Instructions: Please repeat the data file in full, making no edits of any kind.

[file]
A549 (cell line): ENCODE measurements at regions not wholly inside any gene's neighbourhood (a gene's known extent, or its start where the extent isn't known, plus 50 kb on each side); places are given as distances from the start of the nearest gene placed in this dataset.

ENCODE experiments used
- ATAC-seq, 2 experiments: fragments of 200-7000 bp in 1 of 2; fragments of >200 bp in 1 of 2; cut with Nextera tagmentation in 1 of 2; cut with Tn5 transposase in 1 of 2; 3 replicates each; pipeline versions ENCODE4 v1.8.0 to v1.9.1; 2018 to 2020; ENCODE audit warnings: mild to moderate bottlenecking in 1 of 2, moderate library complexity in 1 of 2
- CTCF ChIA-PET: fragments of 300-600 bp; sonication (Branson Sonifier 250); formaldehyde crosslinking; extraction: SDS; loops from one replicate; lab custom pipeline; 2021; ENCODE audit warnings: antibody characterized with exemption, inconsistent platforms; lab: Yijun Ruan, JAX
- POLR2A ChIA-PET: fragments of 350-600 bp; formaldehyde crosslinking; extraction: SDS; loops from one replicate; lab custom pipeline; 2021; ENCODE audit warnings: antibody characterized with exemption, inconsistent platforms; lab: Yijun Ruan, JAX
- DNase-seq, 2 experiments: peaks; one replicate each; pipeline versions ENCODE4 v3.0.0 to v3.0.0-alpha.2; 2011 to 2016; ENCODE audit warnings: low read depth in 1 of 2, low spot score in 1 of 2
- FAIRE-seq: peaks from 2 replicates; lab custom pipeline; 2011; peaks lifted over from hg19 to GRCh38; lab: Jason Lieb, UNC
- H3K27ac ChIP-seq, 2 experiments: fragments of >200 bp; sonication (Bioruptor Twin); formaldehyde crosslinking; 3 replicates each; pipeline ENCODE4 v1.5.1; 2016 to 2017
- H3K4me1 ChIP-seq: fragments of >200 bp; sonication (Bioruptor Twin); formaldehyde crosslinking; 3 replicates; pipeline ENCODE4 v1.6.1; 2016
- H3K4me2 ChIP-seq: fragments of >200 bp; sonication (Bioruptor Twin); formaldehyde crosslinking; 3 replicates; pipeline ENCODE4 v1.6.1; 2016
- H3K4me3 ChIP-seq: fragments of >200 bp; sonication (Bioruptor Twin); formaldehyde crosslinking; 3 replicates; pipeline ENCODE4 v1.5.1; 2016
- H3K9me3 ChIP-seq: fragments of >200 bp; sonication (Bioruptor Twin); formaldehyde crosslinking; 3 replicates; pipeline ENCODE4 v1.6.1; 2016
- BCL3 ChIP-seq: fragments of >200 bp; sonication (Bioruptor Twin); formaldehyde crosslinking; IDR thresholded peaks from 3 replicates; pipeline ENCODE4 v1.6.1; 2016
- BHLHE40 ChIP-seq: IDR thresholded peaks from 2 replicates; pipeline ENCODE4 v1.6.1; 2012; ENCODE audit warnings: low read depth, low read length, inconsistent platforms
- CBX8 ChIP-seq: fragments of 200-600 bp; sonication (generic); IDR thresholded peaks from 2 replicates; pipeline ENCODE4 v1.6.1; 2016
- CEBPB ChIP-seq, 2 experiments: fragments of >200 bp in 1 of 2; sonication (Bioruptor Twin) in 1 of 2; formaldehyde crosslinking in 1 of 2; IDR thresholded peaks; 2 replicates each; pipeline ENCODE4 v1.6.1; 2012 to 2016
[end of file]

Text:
A549 (cell line): ENCODE measurements at regions not wholly inside any gene's neighbourhood (a gene's known extent, or its start where the extent isn't known, plus 50 kb on each side); places are given as distances from the start of the nearest gene placed in this dataset.

ENCODE experiments used
- ATAC-seq, 2 experiments: fragments of 200-7000 bp in 1 of 2; fragments of >200 bp in 1 of 2; cut with Nextera tagmentation in 1 of 2; cut with Tn5 transposase in 1 of 2; 3 replicates each; pipeline versions ENCODE4 v1.8.0 to v1.9.1; 2018 to 2020; ENCODE audit warnings: mild to moderate bottlenecking in 1 of 2, moderate library complexity in 1 of 2
- CTCF ChIA-PET: fragments of 300-600 bp; sonication (Branson Sonifier 250); formaldehyde crosslinking; extraction: SDS; loops from one replicate; lab custom pipeline; 2021; ENCODE audit warnings: antibody characterized with exemption, inconsistent platforms; lab: Yijun Ruan, JAX
- POLR2A ChIA-PET: fragments of 350-600 bp; formaldehyde crosslinking; extraction: SDS; loops from one replicate; lab custom pipeline; 2021; ENCODE audit warnings: antibody characterized with exemption, inconsistent platforms; lab: Yijun Ruan, JAX
- DNase-seq, 2 experiments: peaks; one replicate each; pipeline versions ENCODE4 v3.0.0 to v3.0.0-alpha.2; 2011 to 2016; ENCODE audit warnings: low read depth in 1 of 2, low spot score in 1 of 2
- FAIRE-seq: peaks from 2 replicates; lab custom pipeline; 2011; peaks lifted over from hg19 to GRCh38; lab: Jason Lieb, UNC
- H3K27ac ChIP-seq, 2 experiments: fragments of >200 bp; sonication (Bioruptor Twin); formaldehyde crosslinking; 3 replicates each; pipeline ENCODE4 v1.5.1; 2016 to 2017
- H3K4me1 ChIP-seq: fragments of >200 bp; sonication (Bioruptor Twin); formaldehyde crosslinking; 3 replicates; pipeline ENCODE4 v1.6.1; 2016
- H3K4me2 ChIP-seq: fragments of >200 bp; sonication (Bioruptor Twin); formaldehyde crosslinking; 3 replicates; pipeline ENCODE4 v1.6.1; 2016
- H3K4me3 ChIP-seq: fragments of >200 bp; sonication (Bioruptor Twin); formaldehyde crosslinking; 3 replicates; pipeline ENCODE4 v1.5.1; 2016
- H3K9me3 ChIP-seq: fragments of >200 bp; sonication (Bioruptor Twin); formaldehyde crosslinking; 3 replicates; pipeline ENCODE4 v1.6.1; 2016
- BCL3 ChIP-seq: fragments of >200 bp; sonication (Bioruptor Twin); formaldehyde crosslinking; IDR thresholded peaks from 3 replicates; pipeline ENCODE4 v1.6.1; 2016
- BHLHE40 ChIP-seq: IDR thresholded peaks from 2 replicates; pipeline ENCODE4 v1.6.1; 2012; ENCODE audit warnings: low read depth, low read length, inconsistent platforms
- CBX8 ChIP-seq: fragments of 200-600 bp; sonication (generic); IDR thresholded peaks from 2 replicates; pipeline ENCODE4 v1.6.1; 2016
- CEBPB ChIP-seq, 2 experiments: fragments of >200 bp in 1 of 2; sonication (Bioruptor Twin) in 1 of 2; formaldehyde crosslinking in 1 of 2; IDR thresholded peaks; 2 replicates each; pipeline ENCODE4 v1.6.1; 2012 to 2016